By k | October 9, 2015 - 6:00 am - Posted in New Business Development

A well known romance writer
declared that she worked her a$$ off
for her success,
doing everything herself.
Her bestseller status
was due to her efforts
and her efforts alone.

Not only was this bullsh*t
but it also ticked off
reviewers, book bloggers,

No one succeeds
on her own.
To sell a product,
someone has to buy a product.

When people buy products,
they also tend to form
personal attachments
to that product,
sharing in its success or failure.
Our successes become
their successes.

It costs nothing
to be grateful
and might earn you fans for life.

Acknowledge your customers
when you achieve success.

By k | October 8, 2015 - 6:00 am - Posted in New Business Development

Both Sharknado and
the latest Fantastic Four
are terrible movies.

has become a pop culture phenomenon.
Viewers see it as being campy and fun.

Fantastic Four is shrouded
with bitterness.
Viewers are angry about it.

Why do viewers perceive
these two bad movies
so differently?

One reason
is because
the teams surrounding the movies
have vastly different attitudes.

The stars of Sharknado
embraced the badness of the movie.
They joked about it,
made it a selling point,
rather than a downfall.

They framed it as fun
and viewers perceived it
the same way.

Some of the stars
of Fantastic Four
haven’t even seen
their film.
Kate Mara called it
“a shit movie.”

They framed it as awful
and viewers perceived it
the same way.

How we view our own products
It influences how prospects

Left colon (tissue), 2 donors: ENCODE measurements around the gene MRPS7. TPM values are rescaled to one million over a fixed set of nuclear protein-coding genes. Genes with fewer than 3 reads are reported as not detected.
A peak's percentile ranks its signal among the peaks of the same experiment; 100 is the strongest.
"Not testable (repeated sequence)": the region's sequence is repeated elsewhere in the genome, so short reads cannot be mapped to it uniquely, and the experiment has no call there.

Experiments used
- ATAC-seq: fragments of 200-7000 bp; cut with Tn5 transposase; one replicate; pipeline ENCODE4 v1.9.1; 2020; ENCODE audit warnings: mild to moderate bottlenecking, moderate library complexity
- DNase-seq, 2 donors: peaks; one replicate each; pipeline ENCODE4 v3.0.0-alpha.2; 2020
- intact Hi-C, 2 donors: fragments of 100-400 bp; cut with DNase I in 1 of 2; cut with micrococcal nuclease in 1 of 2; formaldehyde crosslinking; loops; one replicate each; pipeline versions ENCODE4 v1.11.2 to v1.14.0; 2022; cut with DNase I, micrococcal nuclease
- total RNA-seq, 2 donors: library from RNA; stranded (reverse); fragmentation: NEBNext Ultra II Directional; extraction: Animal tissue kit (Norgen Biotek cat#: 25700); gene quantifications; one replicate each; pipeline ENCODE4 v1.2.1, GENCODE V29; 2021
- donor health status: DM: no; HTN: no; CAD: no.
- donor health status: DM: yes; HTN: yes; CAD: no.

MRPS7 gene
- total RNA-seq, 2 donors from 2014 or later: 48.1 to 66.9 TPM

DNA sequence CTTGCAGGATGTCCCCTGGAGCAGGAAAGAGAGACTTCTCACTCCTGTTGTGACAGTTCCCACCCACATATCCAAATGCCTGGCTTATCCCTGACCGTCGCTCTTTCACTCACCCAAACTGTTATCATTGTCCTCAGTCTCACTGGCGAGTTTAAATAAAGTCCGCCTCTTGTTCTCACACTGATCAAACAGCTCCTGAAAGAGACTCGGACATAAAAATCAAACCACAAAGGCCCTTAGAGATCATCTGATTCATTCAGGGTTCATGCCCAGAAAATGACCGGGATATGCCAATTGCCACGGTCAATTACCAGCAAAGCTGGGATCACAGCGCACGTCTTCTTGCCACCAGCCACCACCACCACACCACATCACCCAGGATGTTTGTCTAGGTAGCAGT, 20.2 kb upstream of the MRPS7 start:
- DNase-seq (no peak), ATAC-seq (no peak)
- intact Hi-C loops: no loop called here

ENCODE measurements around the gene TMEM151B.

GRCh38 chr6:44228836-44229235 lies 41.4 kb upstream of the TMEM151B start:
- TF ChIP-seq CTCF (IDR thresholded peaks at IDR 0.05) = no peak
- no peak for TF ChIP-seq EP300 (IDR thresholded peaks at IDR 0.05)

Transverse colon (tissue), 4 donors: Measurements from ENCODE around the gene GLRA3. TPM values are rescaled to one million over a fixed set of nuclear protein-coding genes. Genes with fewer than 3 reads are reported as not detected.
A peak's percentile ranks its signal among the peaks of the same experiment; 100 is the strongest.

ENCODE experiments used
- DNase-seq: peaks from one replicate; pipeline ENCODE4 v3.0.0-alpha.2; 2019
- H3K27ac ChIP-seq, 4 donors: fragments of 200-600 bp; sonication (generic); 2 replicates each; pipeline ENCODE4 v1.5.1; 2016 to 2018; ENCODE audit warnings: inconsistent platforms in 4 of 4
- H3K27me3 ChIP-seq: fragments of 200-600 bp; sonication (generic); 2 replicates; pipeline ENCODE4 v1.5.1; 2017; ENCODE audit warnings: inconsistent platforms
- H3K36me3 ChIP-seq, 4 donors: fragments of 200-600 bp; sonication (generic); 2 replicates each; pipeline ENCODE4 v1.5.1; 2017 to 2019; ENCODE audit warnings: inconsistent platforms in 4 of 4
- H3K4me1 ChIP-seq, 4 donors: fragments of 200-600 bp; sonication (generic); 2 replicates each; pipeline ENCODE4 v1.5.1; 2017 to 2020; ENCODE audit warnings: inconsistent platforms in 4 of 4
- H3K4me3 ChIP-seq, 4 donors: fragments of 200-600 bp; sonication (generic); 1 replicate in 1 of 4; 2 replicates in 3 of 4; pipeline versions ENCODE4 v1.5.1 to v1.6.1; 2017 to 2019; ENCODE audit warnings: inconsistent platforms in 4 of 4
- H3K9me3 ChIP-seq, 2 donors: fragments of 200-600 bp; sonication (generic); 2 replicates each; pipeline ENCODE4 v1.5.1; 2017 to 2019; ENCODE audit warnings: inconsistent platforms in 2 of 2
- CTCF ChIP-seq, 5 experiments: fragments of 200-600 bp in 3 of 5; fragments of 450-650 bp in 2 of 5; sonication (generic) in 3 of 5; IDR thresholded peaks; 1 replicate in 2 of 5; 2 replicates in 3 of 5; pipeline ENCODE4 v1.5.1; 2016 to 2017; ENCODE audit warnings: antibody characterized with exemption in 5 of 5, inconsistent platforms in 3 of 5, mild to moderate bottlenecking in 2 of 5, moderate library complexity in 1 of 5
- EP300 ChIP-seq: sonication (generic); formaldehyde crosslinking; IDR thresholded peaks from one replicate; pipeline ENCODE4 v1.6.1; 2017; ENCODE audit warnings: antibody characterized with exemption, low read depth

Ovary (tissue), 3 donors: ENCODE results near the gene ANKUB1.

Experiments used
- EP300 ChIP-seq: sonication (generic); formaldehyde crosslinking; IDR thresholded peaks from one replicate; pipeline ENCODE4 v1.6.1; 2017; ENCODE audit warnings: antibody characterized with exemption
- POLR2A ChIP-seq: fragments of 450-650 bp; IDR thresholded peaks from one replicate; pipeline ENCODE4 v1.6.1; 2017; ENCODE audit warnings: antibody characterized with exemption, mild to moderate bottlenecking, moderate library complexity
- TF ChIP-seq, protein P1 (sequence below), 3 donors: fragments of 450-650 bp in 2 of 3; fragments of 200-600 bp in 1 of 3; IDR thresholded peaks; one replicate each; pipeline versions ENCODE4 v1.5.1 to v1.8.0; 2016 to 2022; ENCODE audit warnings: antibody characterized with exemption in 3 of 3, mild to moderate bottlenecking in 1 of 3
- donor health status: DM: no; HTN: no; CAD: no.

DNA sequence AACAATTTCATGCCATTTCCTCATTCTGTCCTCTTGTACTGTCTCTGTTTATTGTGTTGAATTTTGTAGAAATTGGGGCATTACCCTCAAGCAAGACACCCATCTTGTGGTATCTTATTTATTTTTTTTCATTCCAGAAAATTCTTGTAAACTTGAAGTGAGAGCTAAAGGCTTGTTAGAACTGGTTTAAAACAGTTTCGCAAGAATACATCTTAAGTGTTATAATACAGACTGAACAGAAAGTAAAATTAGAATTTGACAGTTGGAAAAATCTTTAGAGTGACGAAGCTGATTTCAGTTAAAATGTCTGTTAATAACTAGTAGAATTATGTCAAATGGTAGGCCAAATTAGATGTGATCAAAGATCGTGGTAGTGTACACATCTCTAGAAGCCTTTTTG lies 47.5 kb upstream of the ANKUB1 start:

and customers
perceive them.

Is your team viewing your products
the way you wish them to?

By k | October 7, 2015 - 6:00 am - Posted in New Business Development

One of the biggest trends
in romance novels
is the curvaceous,
plus sized heroine.


Because 67% of U.S. women
are plus sized
(sizes 14 and up).

If you sell to women,
take a look around you.

Are the aisles in your store wide?
Are your guest chairs spacious?
Are your promo T-shirts
available in larger sizes?
Heck, does your STAFF
reflect your customer?

I’m a plus-sized woman
and, when I’m greeted
by a plus-sized woman
at reception,
I feel much more comfortable,
much more at ease,
ready to buy.

My husband does also
because he’s in love
with a plus-sized woman.

Plus sized is no longer a niche.
It is the majority.
Build your business around that reality.

By k | October 6, 2015 - 6:00 am - Posted in New Business Development

I was chatting in a writing group
about blurbs
(the marketing copy
for books).
Many of the experienced, successful writers
were discussing how challenging
it was
to write a great blurb.

A less successful writer
came into the conversation,
telling everyone that she must be unusual
because she liked writing blurbs.
They were easy.

No. They’re not.

This writer thinks they’re easy
because she’s doing a sh*tty job
at writing them.
(which we can verify
by her equally sh*tty sales)

When asked about the basics
of writing great copy
(key words, length of sentences,
themes, etc),
she didn’t have a clue.

If a professional says a task is tough
and you, as a newer entry,
think it is easy,
ask her WHY it is tough.
Odds are…
you’re missing some key points.

By k | October 5, 2015 - 6:00 am - Posted in New Business Development

During the Blind Auditions
of The Voice,
many of the singers
seek the four chair turn.
They want all of the judges
to want them.

That isn’t necessary
to win the contest.
All singers need
is one chair to turn,
one judge to want them.

It isn’t necessary
for everyone,
every partner,
every customer,
to like you or your company

You don’t need
a four chair turn
to be successful.
Focus on that one chair.

By k | October 4, 2015 - 6:00 am - Posted in Marketing